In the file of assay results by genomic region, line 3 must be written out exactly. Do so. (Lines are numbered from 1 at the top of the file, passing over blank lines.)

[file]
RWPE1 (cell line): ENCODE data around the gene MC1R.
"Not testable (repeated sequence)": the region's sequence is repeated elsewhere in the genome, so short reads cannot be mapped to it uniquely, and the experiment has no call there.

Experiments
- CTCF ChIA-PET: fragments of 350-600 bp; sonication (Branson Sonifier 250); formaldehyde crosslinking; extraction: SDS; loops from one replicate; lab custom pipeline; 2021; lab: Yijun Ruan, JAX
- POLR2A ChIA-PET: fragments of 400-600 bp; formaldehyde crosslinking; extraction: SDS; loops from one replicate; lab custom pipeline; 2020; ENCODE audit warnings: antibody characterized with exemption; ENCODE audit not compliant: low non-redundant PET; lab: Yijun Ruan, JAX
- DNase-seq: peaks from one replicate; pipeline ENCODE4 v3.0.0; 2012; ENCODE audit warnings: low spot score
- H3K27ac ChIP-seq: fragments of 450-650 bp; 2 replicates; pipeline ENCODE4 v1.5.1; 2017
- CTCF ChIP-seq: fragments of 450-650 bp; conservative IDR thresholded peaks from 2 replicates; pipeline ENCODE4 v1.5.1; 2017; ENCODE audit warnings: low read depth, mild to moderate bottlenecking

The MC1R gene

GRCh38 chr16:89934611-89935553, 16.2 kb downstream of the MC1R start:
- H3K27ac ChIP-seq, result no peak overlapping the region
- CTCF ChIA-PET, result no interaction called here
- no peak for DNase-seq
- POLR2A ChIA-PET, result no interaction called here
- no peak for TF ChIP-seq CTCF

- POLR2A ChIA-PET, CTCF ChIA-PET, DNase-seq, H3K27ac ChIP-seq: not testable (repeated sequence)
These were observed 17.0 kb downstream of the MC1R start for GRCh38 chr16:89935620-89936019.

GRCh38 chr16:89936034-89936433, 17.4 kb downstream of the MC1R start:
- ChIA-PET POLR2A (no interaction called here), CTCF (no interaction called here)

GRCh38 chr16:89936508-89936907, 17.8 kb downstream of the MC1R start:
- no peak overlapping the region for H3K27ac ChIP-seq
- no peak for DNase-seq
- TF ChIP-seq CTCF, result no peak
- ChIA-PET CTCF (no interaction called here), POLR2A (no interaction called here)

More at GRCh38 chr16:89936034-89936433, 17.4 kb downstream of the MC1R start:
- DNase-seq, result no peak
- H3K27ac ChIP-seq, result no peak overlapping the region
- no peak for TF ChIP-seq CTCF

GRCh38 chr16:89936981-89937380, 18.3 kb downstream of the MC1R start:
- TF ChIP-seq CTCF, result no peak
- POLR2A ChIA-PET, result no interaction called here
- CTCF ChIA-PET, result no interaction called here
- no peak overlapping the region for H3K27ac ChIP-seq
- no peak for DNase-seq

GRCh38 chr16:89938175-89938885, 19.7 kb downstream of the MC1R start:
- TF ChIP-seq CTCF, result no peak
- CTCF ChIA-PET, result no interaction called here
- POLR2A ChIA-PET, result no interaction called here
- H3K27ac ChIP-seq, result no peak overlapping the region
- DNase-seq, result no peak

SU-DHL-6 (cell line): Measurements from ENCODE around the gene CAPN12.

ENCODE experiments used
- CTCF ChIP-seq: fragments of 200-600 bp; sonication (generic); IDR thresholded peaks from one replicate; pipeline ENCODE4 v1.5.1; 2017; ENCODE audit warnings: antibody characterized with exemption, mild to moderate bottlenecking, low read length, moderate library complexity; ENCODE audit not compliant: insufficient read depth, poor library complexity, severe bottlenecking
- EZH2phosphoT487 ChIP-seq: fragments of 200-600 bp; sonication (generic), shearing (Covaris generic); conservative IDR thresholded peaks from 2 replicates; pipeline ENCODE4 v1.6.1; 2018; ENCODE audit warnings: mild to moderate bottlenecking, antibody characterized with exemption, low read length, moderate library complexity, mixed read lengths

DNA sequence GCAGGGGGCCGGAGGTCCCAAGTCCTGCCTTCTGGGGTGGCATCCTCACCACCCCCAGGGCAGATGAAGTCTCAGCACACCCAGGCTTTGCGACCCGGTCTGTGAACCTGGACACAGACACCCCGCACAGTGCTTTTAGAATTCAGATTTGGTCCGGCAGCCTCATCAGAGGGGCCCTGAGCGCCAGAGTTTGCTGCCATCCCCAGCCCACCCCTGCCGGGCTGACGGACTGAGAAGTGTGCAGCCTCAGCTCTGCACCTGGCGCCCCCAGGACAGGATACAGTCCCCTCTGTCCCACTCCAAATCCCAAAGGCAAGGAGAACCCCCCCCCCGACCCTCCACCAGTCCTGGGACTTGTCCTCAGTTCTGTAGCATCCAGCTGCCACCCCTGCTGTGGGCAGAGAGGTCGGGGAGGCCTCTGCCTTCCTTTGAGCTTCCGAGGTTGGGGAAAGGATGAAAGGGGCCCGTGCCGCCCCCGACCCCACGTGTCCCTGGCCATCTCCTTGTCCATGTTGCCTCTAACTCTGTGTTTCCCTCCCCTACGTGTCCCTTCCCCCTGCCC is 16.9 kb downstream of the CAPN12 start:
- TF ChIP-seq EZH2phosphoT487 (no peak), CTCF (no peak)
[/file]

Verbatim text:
Experiments